Gaining a sense of social inclusion and belonging

Some caregivers may experience isolation and loneliness as a result of their caregiving role. These feelings often originate from difficulties with leaving the people they care for and from a dearth of friends and family who understand what they are going through. Stjernswärd and Hansson reported that caregivers of people living with depression described their own feelings of loneliness as a “lonesome rollercoaster.” [36] Caregivers discussed how they would feel guilty if they left their care recipients alone to socialize. This guilt resulted in a thinning social network and further loneliness. Similarly, caregivers of people living with chronic conditions in Diefenbeck et al.’s study described feeling lonely and isolated [24].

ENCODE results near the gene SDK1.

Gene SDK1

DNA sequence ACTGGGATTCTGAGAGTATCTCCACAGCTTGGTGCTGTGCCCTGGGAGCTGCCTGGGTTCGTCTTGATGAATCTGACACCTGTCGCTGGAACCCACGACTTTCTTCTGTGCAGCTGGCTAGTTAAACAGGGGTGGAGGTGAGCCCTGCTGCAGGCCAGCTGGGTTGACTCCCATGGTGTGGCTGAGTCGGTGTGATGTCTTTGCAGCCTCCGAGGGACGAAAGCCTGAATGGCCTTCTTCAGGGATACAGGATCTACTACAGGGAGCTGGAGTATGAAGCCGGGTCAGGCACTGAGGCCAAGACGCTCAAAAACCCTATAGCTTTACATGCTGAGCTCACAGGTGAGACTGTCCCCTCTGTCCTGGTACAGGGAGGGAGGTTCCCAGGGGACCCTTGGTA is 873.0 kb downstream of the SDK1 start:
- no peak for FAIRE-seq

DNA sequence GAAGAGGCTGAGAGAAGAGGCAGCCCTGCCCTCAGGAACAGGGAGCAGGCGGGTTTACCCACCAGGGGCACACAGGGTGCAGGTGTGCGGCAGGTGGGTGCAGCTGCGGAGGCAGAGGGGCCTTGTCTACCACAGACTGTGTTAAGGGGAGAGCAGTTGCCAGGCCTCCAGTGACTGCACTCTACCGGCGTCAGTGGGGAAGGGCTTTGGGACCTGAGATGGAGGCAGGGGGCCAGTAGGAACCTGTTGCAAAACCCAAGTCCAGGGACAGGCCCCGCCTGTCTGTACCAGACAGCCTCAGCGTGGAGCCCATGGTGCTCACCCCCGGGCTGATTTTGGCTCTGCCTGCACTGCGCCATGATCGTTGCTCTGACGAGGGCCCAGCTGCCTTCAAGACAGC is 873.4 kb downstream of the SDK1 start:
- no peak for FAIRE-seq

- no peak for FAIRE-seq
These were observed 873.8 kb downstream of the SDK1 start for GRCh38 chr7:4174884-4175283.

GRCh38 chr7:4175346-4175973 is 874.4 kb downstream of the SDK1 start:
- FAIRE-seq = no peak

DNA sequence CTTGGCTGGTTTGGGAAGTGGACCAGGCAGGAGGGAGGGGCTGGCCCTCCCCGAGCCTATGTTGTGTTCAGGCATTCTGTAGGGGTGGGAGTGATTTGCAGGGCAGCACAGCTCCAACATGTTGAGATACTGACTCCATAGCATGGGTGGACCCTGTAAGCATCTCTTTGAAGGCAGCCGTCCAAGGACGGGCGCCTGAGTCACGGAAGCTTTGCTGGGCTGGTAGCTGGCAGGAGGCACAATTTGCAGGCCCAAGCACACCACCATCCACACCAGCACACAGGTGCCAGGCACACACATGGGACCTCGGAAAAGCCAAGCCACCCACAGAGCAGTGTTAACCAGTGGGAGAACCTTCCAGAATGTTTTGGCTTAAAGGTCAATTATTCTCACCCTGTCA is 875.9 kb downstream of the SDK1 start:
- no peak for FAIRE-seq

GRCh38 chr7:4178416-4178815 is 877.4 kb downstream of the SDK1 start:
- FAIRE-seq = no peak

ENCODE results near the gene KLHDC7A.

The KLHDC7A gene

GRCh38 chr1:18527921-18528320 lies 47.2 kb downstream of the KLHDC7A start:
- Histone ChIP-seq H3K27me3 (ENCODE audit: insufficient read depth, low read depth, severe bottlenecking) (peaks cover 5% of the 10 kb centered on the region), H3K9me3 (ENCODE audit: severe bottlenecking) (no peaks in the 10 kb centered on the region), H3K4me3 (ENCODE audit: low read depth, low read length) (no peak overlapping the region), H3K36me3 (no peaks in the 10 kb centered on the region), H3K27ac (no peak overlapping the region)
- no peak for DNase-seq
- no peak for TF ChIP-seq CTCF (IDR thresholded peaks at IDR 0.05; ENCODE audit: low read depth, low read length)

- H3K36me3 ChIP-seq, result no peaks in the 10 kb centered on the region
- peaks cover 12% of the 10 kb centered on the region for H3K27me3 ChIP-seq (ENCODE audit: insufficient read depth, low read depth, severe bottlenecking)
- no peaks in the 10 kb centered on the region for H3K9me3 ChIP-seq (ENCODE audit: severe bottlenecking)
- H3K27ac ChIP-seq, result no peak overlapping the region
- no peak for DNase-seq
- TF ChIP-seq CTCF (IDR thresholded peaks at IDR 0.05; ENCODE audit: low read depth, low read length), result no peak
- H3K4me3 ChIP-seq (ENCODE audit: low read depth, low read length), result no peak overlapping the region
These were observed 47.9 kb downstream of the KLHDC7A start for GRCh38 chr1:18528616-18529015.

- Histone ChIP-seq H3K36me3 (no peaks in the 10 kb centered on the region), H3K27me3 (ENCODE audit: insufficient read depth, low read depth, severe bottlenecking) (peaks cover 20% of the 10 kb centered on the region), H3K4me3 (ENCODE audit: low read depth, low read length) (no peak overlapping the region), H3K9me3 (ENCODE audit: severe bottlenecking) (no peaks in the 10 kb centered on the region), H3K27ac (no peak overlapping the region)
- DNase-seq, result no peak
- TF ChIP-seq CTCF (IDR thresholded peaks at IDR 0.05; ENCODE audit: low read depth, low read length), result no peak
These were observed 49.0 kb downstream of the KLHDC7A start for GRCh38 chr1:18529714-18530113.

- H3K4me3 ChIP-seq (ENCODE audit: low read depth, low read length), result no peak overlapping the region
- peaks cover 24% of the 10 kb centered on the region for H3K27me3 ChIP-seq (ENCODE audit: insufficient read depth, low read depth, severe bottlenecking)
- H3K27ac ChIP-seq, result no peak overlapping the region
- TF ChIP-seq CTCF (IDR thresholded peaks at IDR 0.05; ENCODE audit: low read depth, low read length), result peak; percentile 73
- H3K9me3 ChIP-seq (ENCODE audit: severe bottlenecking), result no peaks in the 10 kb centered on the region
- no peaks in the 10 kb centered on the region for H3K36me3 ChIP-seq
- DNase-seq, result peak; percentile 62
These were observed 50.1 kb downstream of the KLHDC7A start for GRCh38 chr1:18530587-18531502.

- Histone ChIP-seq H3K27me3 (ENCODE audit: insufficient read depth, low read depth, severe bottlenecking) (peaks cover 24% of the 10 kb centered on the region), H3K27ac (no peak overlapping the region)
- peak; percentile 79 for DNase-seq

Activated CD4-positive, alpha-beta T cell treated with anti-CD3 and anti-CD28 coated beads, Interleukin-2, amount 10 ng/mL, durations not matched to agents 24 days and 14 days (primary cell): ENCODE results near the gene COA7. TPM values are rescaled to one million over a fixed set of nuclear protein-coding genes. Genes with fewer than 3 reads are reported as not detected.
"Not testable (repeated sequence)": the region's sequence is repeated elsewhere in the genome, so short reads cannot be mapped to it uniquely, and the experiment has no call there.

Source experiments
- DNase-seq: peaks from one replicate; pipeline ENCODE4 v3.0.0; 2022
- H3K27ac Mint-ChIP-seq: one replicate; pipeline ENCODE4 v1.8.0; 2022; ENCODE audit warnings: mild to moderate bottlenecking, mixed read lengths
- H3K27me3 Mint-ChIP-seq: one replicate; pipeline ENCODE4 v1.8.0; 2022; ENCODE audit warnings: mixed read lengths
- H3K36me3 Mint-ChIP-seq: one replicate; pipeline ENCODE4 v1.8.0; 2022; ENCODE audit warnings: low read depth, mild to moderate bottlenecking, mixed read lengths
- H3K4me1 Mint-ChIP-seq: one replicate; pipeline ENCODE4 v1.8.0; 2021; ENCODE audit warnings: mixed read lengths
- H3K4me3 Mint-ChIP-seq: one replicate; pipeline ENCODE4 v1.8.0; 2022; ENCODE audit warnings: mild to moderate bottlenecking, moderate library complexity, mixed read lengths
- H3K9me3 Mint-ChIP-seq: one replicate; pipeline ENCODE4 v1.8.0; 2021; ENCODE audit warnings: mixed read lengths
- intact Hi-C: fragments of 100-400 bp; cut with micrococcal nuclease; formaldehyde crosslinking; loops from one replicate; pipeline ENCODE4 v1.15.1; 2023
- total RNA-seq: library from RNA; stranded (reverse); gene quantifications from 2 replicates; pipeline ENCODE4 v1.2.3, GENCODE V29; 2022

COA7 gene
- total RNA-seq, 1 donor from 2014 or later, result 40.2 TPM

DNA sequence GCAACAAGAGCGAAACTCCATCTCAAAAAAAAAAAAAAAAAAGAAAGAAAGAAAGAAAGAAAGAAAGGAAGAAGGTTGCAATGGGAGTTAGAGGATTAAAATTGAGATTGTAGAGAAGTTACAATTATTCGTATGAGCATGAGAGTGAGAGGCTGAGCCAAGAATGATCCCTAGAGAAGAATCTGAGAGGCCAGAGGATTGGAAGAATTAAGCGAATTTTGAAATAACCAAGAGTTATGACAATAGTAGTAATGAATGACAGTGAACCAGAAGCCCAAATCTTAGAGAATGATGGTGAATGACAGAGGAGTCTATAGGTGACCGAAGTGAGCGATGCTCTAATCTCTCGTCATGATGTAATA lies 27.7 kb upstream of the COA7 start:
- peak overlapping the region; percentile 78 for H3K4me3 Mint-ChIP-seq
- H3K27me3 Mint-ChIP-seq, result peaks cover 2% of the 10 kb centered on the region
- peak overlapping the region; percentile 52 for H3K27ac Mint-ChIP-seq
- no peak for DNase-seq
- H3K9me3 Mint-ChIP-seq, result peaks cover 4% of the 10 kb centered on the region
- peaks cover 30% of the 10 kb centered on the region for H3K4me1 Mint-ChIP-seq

Most of the reviewed studies found that, by using internet-based platforms, caregivers received social support and accessed resources, all while feeling integrated into a meaningful online social network. Additionally, internet-based platforms helped caregivers gain a sense of social inclusion and belonging as members of an online community where others could understand what they were experiencing. Sullivan described how study participants, knowing that others are going through similar experiences, felt less isolated and more a part of a community [37]. This finding is consistent with the findings of other reviewed studies. For instance, McKechnie and colleagues examined postings on an online forum for carers of people living with dementia and reported that the notion of “social similarity” was especially beneficial to them [33]. This notion refers to finding others who are in the same situation. Caregivers gained comfort in knowing that they were not alone when they connected with others who could understand the challenges they faced and what they were experiencing. Kim’s participants described the sense of belonging that they got from being Facebook group members as particularly effective in reducing their feelings of isolation [29]. These participants explained that this sense of belonging they gained resulted from the personal connections they made in the group and the camaraderie that developed among caregivers who had gone through similar experiences [29]. Furthermore, when Stephen et al. examined an online cancer support group, they found that carers valued the closeness they felt with other group members [35]. Participants’ experiences resonated with others, and there was a common understanding among group members. This understanding forged strong bonds among group members, producing a sense of belonging that, in turn, reduced loneliness. Not only did group members feel understood, they felt accepted.